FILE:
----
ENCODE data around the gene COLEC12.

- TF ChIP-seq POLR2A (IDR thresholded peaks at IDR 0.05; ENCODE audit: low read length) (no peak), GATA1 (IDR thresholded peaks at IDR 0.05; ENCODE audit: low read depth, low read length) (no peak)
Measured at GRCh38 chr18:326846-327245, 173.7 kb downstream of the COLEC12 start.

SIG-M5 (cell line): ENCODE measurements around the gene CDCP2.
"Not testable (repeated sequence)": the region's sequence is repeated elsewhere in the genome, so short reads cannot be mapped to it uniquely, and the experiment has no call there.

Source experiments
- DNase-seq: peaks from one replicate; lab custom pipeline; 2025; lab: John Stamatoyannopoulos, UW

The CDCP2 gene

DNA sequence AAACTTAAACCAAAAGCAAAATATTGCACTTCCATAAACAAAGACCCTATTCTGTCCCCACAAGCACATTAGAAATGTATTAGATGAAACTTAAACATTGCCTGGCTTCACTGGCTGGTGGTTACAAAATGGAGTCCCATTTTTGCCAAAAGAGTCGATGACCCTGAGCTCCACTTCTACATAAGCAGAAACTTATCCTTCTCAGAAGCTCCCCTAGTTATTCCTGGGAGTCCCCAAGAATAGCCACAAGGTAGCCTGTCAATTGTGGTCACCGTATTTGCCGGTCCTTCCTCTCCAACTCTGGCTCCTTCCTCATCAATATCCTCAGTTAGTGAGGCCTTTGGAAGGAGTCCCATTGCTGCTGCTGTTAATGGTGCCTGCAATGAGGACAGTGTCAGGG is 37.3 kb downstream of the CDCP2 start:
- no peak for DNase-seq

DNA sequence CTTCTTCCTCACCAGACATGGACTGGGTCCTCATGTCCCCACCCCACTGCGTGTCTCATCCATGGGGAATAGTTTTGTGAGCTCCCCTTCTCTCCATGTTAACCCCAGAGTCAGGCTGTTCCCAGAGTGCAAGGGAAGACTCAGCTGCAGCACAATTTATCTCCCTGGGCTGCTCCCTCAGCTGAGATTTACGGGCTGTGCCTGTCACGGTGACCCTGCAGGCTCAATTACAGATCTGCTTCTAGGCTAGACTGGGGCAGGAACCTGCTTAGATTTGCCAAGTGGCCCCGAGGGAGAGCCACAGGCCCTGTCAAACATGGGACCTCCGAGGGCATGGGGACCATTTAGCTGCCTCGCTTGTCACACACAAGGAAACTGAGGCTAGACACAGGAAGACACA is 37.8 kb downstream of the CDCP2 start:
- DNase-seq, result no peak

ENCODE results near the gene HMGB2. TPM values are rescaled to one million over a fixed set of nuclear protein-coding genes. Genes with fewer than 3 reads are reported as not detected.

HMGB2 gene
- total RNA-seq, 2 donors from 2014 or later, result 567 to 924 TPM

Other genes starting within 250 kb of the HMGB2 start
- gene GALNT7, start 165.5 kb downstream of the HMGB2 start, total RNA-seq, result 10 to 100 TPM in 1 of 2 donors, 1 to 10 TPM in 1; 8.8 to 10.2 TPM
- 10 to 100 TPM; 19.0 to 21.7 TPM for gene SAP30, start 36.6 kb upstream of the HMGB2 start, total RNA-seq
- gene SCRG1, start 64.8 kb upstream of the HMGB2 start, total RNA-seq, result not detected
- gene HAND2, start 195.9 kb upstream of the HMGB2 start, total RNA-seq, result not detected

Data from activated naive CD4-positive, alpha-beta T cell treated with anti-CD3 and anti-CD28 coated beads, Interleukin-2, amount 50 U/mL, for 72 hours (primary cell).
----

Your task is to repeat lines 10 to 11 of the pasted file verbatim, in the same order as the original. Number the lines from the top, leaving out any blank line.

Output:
- no peak for DNase-seq

DNA sequence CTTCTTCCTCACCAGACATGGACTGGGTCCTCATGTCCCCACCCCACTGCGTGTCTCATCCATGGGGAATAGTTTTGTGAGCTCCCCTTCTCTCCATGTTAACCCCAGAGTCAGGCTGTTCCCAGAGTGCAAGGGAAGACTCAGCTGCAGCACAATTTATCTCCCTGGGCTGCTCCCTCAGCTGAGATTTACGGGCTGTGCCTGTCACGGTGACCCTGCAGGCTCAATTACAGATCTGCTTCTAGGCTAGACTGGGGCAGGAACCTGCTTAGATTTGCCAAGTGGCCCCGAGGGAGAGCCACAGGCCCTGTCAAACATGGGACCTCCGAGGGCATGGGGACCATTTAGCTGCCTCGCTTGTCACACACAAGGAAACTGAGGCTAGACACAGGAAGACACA is 37.8 kb downstream of the CDCP2 start: